Friday, January 29, 2010

Day of Delight

Tomorrow is my wife's birthday. Tonight after warming up I was thinking of her and her parents.  How delighted they must have been on this evening many moons ago. Her mom plump and loving; and most likely so ready to birth this truly wonderful person.

I began to improvise and found a chord that speaks to this delight. I followed where the notes wanted to take me, gently allowing new notes to emerge. Trusting they will take form and celebrate my beloveds birth. For tonight my work is done, time to rest.

Tomorrow we celebrate.

Twenty minutes later.

After posting this I picked up my guitar once more to play through what I had. Suddenly my hands moved to a new idea, the piece is flowing. The recorder turned on to capture what I may be too tired to remember.

Sunday, January 24, 2010


Is it true or have I made it a truth that the most difficult places to play a piece of music is the transitions? Is truth immutable or in motion & changing? No doubt about it transitions for me are tricky, demanding my attention, and in need of care.  There are different types of transitions. In performance the change in fingerings, tempo, rhythm, &  intensity can be subtle or dramatic and everything in between. Same holds true in composing, how is this piece of music going to alter it's path? Will it be different harmonies, rhythmic changes, or dramatic shifts of mood & emotion? In reality it is usually a manifestation of all of the above. Intense & jarring fortissimos giving way to peaceful & quiet pianissimos. Percolating melodies giving way to gentle meanderings. Solo voice evolving into rich choral tapestries. Transitions breath change into music and also into life.

In performance transitions breed nervousness (one of a hundred forms of fear) in me. Have I mastered the elusive fingering? Can I marshal the emotional force needing to be interjected or soften the wave of feeling already in play? Do I understand the relationships undergoing change during the transition in this piece?  In life? During the performance of my life can I accept, embrace, and allow the ambiguity of changing relationships during the sections of transition? Can I improvise the piece when I have lost my place in the score? When no score is provided?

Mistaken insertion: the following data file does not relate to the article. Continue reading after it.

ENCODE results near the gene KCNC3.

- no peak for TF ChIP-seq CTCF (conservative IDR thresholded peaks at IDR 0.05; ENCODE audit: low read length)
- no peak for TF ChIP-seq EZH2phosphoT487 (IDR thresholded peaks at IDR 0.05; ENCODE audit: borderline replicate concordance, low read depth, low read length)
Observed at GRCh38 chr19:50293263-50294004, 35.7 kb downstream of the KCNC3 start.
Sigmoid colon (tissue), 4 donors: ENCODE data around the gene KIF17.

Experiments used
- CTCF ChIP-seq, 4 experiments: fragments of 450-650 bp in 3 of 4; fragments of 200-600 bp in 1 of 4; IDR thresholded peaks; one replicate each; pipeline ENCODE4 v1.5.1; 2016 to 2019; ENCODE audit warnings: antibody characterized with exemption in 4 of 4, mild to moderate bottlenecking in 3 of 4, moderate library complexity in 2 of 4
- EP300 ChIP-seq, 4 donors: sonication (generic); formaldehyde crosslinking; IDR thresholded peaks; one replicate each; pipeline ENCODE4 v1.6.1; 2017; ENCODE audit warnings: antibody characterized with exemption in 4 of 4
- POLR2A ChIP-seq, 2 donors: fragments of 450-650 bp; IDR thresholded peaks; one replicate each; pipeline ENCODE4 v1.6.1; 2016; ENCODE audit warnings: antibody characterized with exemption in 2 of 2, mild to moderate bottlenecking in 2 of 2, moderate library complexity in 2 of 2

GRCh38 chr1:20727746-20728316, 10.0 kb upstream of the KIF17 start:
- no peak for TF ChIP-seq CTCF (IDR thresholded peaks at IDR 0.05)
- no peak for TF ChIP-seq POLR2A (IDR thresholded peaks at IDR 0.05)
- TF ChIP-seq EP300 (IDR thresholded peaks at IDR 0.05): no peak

In reality every breath is a transition and every micro-second in between. The music of changes plays on ... trust the muse; play the transitions; be available.

Tuesday, January 19, 2010

You Are Here

Last night I was reading You Are Here by Thich Nhat Hahn before going to bed. He was talking about death and how when we really face our impermanence we can become truly alive in this precious moment. As I read this I looked at my wife and was happy. Knowing that one day we will be separated by death, I took a moment to tell her what she means to me. I smiled as I meditated on death. This was joyful for you see I was alive. When I can let go of my fears, as in dying, and just be right here, right now, life is real.

I had an interchange with a friend who is a professional classical guitarist. He has been "zoning out" while practicing his repretroire which he has been playing for years. I shared with him that when I notice myself "zoning out" I return to my breath or come back to my body. I may even totally stop playing and do Qi Gong as this quickly quiets my mind and brings me back to my body. The key is first noticing and then acting in a manner that harmonizes what I am actually doing with how I wish to be.

While taking a walk after work I was thinking about my guitar practice and meditation practice and how they inter-are. Really is just one practice, the meditation practice being a prerequisite to the guitar practice.  They each inform the other. While enjoying my legs moving me through the warm twilight I imagined what it would be like to play my guitar as if it was the final time. I had a taste of this months back the evening the John Allen Muhammed was executed. Could I bring this alive in my practice regularly? As Meursault in Albert Camus's The Stranger became truly alive when he knew his execution was in three days, can I truly become alive when I reflect on my own impermanence? Relish each moment; every note.

When ending my practice this evening I picked up my guitar one more time, holding it gently, wondering if this was the last time I might play. I improvised a night time lullaby, it was sweet and short, just like life.

Sunday, January 17, 2010

Getting in a Chair

Amazed, though I shouldn't be, that working with how I get in & out of my chair has opened me to a creative musical idea this evening. Tonight I read Frank Sheldon's blog regarding FM Alexander's work with the "critical moment." Frank describes this as " he heart of the matter is the "critical moment" that occurs just before we do something. In some ways, this means even before we get ready to do something, as it is at this moment that the power of our habits tend to take over. "  This post gave me pause and many times tonight I paid very careful attention to where I was prior to sitting on my stool and then again as I sat on or left my stool.